Mark Wallace and Frances O’Grady go head-to-head in this month's duelby Mark Wallace, Frances O’Grady / February 22, 2018 / Leave a comment
Yes (Mark Wallace)
Look at the world around us, in all its amazing creativity and variety. The winning combination of specialisation and competition, which is the foundation of the modern economy, has made available more and better things in every sphere of life, and provided more people than ever before with the opportunity to access them. Instead of asking why would we let the private sector get involved in public services, the real question is why on earth wouldn’t we want to harness such a successful system for such an important job?
Of course the private sector helps our public services to run better. We know this inherently when we think about, say, the NHS finding supplies of pens.
It would be insane and disastrous for hospital trusts or the Department of Health to develop and manufacture their own Biros. It would waste a fortune trying and failing to replicate work that others already do perfectly well. Instead, we all accept that they outsource the job to the private sector, and various specialist companies compete to provide the most attractive service, motivated by profit.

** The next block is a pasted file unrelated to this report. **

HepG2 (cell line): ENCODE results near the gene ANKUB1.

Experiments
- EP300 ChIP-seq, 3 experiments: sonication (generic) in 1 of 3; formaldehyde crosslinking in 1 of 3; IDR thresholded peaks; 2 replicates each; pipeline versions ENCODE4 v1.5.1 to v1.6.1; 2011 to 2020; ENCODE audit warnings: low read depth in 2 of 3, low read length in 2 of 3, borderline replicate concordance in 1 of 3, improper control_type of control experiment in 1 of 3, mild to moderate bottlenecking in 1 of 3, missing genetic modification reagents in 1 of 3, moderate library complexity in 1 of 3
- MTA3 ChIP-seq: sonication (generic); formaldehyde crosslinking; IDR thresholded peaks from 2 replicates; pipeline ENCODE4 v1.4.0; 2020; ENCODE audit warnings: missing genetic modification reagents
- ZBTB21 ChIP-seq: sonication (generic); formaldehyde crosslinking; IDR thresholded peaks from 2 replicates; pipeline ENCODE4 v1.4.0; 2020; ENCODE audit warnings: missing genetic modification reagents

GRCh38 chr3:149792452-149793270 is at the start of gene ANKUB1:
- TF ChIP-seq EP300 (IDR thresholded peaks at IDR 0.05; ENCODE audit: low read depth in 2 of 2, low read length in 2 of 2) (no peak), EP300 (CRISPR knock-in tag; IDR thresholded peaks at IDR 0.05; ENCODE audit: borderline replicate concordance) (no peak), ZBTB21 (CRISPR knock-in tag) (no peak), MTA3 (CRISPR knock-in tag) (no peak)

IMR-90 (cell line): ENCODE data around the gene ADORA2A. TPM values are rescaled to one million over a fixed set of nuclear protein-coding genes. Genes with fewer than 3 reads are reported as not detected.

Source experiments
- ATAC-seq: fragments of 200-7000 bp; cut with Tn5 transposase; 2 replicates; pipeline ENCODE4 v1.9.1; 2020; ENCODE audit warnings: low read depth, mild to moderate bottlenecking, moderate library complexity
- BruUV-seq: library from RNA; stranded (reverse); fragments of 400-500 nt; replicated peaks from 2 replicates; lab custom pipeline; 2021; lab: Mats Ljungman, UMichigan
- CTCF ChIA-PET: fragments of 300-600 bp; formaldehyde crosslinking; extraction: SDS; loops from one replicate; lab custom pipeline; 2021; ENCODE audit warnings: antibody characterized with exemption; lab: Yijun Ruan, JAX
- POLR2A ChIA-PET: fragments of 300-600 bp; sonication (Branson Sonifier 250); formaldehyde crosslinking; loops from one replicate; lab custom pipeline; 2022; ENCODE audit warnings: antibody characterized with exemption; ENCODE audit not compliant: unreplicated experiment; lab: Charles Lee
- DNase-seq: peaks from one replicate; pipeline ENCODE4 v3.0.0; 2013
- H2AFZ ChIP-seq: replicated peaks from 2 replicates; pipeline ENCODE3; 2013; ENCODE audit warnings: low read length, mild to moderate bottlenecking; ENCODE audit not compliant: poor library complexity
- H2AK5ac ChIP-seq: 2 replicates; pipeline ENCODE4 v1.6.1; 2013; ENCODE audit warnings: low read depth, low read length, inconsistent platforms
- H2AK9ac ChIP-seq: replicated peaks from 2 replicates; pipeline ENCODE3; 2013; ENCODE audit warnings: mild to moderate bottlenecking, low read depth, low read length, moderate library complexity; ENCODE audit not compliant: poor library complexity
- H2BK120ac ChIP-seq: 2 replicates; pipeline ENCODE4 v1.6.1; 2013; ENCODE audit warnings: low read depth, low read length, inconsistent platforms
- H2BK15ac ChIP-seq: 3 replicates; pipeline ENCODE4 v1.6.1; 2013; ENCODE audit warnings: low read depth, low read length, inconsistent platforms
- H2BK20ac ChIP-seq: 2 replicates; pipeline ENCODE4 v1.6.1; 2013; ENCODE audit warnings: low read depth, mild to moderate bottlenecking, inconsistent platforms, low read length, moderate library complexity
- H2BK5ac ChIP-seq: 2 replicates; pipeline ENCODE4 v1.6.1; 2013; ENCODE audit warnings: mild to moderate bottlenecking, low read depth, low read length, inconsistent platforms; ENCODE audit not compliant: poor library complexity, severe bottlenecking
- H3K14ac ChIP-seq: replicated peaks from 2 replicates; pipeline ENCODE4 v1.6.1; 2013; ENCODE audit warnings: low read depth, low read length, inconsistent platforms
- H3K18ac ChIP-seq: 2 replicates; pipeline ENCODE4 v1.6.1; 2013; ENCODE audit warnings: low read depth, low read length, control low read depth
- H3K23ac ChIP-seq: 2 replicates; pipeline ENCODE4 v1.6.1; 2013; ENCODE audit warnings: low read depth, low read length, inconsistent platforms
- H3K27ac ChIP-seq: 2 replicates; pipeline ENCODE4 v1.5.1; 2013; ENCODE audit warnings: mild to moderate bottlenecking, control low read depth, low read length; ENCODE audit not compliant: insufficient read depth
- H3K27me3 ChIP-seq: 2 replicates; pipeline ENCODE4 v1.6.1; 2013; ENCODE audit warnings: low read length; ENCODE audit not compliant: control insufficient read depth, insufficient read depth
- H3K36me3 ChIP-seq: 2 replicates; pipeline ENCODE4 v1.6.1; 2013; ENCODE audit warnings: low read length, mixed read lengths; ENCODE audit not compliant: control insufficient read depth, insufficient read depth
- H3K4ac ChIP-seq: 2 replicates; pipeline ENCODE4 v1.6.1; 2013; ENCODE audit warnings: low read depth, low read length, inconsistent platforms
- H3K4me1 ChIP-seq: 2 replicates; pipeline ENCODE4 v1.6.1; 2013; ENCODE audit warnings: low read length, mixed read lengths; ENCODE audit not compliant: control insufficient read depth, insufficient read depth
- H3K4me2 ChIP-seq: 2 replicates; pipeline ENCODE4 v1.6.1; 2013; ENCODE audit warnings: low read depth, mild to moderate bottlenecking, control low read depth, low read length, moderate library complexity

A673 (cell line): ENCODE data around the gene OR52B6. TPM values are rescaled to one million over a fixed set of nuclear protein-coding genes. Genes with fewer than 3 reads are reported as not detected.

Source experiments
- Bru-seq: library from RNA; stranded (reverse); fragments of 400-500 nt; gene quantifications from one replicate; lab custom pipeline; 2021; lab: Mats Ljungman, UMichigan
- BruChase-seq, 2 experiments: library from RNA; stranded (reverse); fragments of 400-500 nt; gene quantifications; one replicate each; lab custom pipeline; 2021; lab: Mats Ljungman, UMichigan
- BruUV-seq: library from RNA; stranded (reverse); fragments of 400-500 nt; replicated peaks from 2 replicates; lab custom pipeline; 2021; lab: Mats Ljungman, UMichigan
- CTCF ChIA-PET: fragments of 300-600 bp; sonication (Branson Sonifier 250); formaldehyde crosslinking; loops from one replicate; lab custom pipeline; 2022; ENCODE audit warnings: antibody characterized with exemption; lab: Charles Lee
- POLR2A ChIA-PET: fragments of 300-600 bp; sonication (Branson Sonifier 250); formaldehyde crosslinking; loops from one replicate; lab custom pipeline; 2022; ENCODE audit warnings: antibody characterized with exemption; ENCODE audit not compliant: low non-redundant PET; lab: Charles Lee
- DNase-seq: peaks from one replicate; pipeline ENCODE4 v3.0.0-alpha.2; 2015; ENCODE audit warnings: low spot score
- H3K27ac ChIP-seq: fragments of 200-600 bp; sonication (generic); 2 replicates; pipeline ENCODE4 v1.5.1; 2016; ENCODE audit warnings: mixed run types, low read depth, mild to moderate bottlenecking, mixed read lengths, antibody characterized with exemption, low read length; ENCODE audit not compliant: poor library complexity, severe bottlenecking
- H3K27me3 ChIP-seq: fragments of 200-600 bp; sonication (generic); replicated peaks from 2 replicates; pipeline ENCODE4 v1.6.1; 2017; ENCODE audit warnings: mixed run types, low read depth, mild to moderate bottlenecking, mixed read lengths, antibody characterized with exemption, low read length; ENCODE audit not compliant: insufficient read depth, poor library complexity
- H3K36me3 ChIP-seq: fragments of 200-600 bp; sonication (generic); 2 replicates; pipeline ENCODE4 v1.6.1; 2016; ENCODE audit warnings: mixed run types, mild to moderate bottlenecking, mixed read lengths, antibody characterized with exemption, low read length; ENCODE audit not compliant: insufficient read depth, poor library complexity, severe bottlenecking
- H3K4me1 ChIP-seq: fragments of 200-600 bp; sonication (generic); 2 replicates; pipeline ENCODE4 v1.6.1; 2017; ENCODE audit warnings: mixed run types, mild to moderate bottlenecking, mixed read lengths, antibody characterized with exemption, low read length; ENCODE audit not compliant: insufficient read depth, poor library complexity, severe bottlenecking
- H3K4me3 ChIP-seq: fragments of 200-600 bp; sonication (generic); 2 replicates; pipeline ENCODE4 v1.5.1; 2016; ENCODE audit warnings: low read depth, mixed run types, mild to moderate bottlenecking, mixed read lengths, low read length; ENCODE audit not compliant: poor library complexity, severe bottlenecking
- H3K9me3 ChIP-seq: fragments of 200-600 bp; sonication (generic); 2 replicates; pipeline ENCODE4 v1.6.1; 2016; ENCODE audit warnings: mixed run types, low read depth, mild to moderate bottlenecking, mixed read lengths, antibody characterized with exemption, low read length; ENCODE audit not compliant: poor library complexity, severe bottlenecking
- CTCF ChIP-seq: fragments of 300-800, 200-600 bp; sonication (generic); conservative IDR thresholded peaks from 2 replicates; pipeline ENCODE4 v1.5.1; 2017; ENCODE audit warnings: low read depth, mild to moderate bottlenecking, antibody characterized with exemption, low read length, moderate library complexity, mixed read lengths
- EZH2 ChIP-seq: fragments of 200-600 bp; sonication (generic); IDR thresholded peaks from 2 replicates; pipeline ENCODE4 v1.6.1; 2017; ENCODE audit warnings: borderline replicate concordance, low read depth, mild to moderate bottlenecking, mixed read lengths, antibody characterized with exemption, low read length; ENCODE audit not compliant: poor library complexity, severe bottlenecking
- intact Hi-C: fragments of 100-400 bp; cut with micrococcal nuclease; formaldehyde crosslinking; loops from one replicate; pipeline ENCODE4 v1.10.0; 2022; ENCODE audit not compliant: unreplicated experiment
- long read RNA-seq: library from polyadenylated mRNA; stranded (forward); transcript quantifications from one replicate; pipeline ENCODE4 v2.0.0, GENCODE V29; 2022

The end result is good for all involved—the supplier earns a living, while the NHS receives what it needs at a decent price, and can get on with focusing on its real job.
We all accept this private delivery as sensible—I doubt you or anyone else would want the NHS pen supply nationalised and brought in-house.
So why pretend that the same principle does not apply to other aspects of helping public services get the job done? What people want, and what they pay for, is services that deliver, as well as possible and at a reasonable and sustainable cost.
The private sector helps them do that, and without its contribution we would all lose out.
No (Frances O’Grady)
Private enterprise can do incredible things. Taking risks, investing in new products and services, and stimulating innovation are at the heart of what many businesses do. But when it comes to public services, all too often the private sector is failing to deliver. Why is that?
Pens aren’t people. And public services are not the same as consumer goods. Services like the NHS belong to all of us by right. As a result, they come with a different set of expectations:…